Until the day my boss asked me to spy.

Now, at first, it sounded just like research — pose as a college student, ask some questions. I didn’t mind that.

But later, he asked me to do it again — this time, for a union connected with the crisis I mentioned.  As in, pretend to be a member of the union.

And I realized, he wanted me to spy. SPY-spy. Not research. As in: get admitted to a place under false pretenses and get people to trust you — and get information from them that they otherwise would never give you.

Mind you, my boss gave me this assignment with a warm, confident smile; sure that I’d accept this latest exciting little bone they’d tossed me. They weren’t trying to do anything bad, he assured me. He just wanted to keep his finger on that union’s pulse.

I thought about it. I’m a pretty good actress. Really good, or I was once. And suddenly, I felt like Peter frickin’ Parker — “use your powers for good? or evil?”

And y’know? I couldn’t do it.

I literally found myself staring in the mirror, in my then-studio apartment, with only my cat to keep me company. And for me — trained at Northwestern, daughter of a newspaper editor, pretty much a center-left person, and just a person-person amidst this whole mess… I couldn’t do it. I couldn’t lie — not to those people in the union, not to my parents; and certainly not to reporters whom, whatever they thought, I still considered my brethren. If it ever came out that I had impersonated someone in this union… I just couldn’t do it.

So I went in the next day and resigned.

I walked away.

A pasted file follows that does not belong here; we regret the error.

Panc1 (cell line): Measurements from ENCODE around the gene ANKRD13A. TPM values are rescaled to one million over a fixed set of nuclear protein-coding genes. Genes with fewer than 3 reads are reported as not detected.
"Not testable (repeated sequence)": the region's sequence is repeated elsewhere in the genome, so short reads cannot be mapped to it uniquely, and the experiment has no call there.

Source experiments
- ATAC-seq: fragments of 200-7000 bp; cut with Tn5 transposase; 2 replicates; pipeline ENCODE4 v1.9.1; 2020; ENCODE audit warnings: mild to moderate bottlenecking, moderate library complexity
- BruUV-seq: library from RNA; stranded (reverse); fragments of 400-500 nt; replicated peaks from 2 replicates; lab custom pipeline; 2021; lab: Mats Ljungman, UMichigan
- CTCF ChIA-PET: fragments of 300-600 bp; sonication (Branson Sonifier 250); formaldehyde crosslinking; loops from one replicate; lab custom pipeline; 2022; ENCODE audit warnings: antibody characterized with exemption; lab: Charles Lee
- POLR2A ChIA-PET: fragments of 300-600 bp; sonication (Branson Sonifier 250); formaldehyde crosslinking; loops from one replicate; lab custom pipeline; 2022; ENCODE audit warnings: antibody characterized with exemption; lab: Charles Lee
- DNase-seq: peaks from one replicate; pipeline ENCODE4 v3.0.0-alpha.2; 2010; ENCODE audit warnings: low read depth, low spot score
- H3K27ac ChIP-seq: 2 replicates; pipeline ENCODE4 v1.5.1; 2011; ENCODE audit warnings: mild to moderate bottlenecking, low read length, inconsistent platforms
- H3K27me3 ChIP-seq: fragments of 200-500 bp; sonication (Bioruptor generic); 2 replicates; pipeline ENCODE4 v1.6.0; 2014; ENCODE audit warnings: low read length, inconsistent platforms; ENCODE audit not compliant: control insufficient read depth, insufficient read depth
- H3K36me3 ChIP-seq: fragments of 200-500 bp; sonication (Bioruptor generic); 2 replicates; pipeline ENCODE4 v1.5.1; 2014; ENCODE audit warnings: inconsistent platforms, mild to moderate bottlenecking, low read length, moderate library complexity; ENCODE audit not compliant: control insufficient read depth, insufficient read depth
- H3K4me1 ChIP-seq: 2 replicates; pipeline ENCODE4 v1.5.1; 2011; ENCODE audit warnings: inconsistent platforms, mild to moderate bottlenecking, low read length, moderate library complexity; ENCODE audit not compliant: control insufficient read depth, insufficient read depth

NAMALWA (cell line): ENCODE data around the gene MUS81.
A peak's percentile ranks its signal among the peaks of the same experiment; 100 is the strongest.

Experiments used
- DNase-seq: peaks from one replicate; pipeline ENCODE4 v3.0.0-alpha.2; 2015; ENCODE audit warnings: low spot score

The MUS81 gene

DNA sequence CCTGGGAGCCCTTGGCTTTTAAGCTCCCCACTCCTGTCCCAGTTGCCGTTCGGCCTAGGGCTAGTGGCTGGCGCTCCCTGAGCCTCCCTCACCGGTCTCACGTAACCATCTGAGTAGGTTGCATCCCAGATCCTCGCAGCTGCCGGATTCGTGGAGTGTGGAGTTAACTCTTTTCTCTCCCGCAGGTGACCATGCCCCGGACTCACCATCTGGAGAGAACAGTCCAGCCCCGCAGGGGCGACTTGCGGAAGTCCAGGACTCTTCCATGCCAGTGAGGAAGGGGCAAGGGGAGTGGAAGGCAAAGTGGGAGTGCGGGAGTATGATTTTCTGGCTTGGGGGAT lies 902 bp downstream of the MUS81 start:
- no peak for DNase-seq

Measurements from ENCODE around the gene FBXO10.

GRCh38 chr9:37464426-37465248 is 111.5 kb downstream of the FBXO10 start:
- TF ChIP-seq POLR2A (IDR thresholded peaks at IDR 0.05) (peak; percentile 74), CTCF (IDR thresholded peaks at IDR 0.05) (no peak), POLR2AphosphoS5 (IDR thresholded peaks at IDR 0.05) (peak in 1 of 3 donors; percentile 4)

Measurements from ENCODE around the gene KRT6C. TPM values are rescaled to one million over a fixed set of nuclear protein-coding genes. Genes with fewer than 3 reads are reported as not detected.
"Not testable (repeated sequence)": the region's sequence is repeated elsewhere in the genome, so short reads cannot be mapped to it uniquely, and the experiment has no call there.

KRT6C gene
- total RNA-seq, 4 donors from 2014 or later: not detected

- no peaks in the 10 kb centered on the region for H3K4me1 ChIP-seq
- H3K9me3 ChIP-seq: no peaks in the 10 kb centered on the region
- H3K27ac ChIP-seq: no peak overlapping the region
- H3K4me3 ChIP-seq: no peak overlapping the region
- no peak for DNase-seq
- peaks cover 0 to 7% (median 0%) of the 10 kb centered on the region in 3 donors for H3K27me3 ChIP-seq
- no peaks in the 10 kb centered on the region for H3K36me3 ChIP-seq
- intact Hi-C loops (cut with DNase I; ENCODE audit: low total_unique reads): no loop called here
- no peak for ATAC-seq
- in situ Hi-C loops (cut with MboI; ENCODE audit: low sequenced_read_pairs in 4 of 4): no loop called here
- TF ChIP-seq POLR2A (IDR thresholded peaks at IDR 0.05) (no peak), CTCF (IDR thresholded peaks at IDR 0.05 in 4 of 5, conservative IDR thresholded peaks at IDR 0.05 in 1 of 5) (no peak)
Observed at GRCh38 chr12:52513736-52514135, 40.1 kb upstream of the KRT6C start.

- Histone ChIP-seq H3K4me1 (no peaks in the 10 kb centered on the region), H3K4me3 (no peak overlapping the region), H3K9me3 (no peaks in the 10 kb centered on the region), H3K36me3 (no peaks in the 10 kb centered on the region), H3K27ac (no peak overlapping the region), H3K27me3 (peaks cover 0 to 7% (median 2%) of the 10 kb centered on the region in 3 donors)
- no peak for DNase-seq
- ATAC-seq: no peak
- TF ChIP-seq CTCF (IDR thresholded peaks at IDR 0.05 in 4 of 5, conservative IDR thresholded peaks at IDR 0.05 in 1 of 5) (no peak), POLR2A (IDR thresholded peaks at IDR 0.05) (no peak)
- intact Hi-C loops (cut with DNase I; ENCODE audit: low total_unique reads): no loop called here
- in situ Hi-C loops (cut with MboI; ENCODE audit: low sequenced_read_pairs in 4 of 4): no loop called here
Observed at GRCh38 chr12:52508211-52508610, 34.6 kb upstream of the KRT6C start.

This meant walking away from what was, for me, a fortune at the time. I hadn’t been doing my freelance work for a couple of months, so there was nothing else coming in.

I upset the Agency that had been taking very nice care of me. My boss was incredulous. Then angry.

I surprised the (big) company to whom my boss had apparently promised my spying abilities.

And it wasn’t like I had a bunch of savings in the bank.

But it was still with a huge shrug of relief that I walked away from that office.

I had found my line that I could not cross; and it was like opening a door in myself: this is who I am; it was what they tell you about boundaries: that, paradoxically, they can be very freeing.

And I figured that somehow karma would take care of me.

(It did. One of the accounts followed me: the local business for Anheuser-Busch — which I had for several years, and had a total blast. And other work. And marriage, and kids, and a couple of series on TLC and Discovery.)

Nothing that anyone’s going to give me a standing ovation for — but it was priceless to learn, so early on, that there were some things I wouldn’t do, lines I wouldn’t cross — places where no amount of money, no threats, were worth my integrity.

And knowing that — knowing that I absolutely can and will walk away if my integrity is threatened — is probably the most powerful weapon I have in my arsenal. People ask me what my “secret” to media relations is; it’s not really a secret. But knowing that I’m not for sale — even if it’s just me knowing that — allows me, I think, a degree of clarity that not everyone in my business shares.

Where’s your line in the sand?